Recorded works will be aired on KTRT
In a longstanding Methow Valley tradition, hundreds of valley residents gather together in the Community Center in Twisp each December to share music of the holidays performed by members of the local orchestra and chorale.
In this season of COVID-19, however, packing the gym for a community concert is out of the question. The good news is that the show will go on — but like so many holiday traditions this year, it will be a very different event.
Cascadia Music, the organization that presents the annual holiday concerts, has devised a creative way to give local musicians the opportunity to bring seasonal music to the community. Cascadia invited musicians and singers to record and videotape performances, while taking appropriate protective measures.
The recorded performances are being arranged into a virtual concert, which will be broadcast on the valley’s local radio station, KTRT (97.5) on Saturday, Dec. 12 at 7 p.m. and on Sunday, Dec. 13 at 2 p.m. A video of the performances will also be available on the Cascadia website, http://www.cascadiamusic.org.
The broadcasts on Dec. 12 and 13 will hopefully help fill the void of the traditional jam-packed community performances, said Rebecca Gallivan, Cascadia’s executive director. “We are going to present it like an event. We encourage people to gather with family and listen together at home …along with their dogs and cats,” Gallivan said.
The broadcast concert will be about an hour long and feature seven ensembles of musicians and a vocal group singing carols. Performances include a piano/saxophone duet, brass duet, piano/flute duet, flute trio, the Tamarack Quartet (strings), the Cub Quartet youth strings ensemble, an adult chamber group, and carolers.
The music chosen by performers is joyful and uplifting, Gallivan said. “People very strongly wanted to focus on positive music that brings us together for the holidays.”
Gift to community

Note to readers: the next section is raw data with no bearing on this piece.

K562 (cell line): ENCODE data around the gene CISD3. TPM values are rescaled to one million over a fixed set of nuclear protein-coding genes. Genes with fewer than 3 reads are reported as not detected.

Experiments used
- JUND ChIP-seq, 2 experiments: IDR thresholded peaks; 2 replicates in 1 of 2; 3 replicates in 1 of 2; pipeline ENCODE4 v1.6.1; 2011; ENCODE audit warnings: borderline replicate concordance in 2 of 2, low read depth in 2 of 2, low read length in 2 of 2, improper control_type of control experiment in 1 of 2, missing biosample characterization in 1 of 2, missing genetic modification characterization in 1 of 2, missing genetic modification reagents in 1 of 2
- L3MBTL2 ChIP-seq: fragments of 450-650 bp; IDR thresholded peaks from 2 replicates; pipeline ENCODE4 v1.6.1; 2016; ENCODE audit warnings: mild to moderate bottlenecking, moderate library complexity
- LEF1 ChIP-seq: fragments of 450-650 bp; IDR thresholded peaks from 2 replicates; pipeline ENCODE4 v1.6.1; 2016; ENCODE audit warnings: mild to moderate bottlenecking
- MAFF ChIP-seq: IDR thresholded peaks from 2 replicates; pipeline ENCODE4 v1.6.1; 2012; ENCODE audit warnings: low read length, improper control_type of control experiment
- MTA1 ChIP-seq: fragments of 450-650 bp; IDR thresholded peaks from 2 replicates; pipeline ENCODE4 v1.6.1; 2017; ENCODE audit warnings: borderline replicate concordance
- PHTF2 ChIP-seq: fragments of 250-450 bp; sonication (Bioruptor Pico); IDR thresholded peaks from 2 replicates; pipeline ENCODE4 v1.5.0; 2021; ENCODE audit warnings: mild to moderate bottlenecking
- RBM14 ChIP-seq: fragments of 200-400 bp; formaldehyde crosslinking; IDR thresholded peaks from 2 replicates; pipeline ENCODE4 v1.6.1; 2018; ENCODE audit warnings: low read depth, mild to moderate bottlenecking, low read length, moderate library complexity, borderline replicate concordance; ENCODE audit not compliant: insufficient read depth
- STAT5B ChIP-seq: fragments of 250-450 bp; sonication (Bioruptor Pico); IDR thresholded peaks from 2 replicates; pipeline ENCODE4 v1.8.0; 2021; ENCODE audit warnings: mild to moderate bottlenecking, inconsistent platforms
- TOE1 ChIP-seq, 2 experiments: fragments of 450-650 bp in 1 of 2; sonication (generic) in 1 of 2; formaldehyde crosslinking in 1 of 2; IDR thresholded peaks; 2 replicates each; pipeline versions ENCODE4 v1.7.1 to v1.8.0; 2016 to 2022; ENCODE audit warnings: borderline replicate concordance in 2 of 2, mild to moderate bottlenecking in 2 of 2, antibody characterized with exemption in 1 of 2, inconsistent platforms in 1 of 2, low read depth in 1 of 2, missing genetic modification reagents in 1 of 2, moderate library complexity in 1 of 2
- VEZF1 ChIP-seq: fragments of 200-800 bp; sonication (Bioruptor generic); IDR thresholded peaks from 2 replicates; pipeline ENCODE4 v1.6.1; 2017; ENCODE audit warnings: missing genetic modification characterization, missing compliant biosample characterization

This is Cascadia’s 34th year of presenting free holiday concerts as a “gift to the community,” Gallivan said. “We wanted to make sure we didn’t miss a year.”
In March, Cascadia held its annual spring Musicians of the Methow concert, “right before we got the news we would be shutting down and facing restrictions” to control the spread of the coronavirus, Gallivan said. Realizing that “live music was going to be in jeopardy,” Cascadia began thinking about other ways to bring music to the community during the holidays, she said.
Earlier this fall, Cascadia put out a call to musicians and singers, inviting them to participate in a recorded concert. They came together in small groups to rehearse, using masks (except for people playing wind or brass instruments), staying 6 feet apart, and opening windows to increase ventilation.
“When COVID hit this spring, we all just hunkered down at home,” said Pam Hunt, a cellist with the Pipestone Orchestra and chamber ensembles, and a strings instructor. “By summer, we were all really missing playing together, so we started weekly rehearsals. Over the summer, we met in the Commons Park with social distancing, and when it got colder, we moved into my studio with masks, social distancing, and an air purifier.”
In mid-November, Cascadia board members decorated Hunt’s music room in the Community Center in holiday decor, and musical groups were recorded and videotaped by Terry Hunt, a musician and videographer. “We wanted to make sure we had good production values and great sound,” Gallivan said.
The carolers, organized by Gallivan, gathered outside in the Commons Park to sing. “I think people were just grateful for a chance to be masked up and share music,” Gallivan said. “The concert is presented as a hopeful message of joy for the season, until we can gather again.”